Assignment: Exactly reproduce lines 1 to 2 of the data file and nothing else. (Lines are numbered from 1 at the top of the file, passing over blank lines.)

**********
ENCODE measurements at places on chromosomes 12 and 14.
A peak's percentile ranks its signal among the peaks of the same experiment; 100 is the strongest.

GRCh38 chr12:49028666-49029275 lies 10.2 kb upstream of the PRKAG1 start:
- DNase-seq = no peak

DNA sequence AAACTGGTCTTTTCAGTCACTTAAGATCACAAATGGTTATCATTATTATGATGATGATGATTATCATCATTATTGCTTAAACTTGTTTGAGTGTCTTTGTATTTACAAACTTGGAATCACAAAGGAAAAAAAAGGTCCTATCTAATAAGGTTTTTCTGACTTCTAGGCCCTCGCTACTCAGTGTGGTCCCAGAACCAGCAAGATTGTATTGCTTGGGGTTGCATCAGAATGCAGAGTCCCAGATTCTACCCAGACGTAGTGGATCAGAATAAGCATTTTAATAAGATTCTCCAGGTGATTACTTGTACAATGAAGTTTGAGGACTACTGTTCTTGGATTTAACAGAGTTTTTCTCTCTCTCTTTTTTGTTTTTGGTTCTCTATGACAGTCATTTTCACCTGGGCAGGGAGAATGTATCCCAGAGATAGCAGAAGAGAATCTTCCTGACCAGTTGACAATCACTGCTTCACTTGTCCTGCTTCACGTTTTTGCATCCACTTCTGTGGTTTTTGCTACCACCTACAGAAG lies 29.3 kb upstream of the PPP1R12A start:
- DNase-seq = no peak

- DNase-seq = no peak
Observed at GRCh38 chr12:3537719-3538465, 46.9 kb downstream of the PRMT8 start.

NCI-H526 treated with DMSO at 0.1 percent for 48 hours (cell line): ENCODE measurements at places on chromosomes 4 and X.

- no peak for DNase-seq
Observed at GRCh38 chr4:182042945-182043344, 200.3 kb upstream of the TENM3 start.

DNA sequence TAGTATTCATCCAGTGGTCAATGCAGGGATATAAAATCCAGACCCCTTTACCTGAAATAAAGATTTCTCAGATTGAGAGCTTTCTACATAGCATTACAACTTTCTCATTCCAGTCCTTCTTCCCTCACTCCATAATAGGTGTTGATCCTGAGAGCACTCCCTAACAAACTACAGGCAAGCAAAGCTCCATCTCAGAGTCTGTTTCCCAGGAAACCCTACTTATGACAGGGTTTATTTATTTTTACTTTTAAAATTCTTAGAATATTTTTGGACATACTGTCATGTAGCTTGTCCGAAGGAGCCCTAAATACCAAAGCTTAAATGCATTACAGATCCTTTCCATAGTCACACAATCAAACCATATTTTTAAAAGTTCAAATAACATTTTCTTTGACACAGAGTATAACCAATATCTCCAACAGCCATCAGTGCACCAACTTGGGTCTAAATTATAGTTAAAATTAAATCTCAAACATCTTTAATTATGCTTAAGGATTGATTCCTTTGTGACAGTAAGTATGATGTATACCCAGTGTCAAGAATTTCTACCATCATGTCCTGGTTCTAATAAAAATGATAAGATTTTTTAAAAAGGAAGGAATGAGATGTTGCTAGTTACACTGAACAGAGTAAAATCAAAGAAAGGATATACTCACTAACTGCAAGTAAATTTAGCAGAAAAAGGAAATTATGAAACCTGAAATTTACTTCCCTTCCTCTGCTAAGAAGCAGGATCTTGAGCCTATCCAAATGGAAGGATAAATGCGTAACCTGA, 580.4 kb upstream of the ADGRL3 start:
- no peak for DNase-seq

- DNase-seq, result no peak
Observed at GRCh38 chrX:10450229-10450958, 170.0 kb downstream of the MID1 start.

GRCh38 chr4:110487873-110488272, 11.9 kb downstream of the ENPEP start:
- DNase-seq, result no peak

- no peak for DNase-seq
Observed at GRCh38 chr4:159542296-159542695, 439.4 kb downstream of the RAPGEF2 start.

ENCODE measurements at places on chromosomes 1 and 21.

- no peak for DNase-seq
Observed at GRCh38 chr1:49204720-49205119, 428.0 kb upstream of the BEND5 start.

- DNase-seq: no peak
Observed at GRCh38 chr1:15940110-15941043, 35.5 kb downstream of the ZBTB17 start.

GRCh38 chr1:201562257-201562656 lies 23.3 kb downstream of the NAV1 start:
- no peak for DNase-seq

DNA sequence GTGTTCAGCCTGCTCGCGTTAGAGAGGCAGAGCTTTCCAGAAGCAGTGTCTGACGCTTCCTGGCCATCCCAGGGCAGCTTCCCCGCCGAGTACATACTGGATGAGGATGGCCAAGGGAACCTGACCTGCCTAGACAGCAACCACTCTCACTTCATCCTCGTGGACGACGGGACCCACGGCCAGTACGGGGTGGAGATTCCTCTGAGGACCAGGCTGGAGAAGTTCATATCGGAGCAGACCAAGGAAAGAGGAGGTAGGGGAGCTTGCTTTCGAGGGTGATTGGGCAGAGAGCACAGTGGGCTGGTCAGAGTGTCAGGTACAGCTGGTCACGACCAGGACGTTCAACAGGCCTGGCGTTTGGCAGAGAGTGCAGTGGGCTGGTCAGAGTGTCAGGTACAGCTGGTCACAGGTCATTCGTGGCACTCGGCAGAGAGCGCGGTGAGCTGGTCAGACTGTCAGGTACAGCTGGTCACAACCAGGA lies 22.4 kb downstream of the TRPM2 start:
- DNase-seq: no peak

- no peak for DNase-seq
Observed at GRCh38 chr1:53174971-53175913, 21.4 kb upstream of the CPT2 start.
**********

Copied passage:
ENCODE measurements at places on chromosomes 12 and 14.
A peak's percentile ranks its signal among the peaks of the same experiment; 100 is the strongest.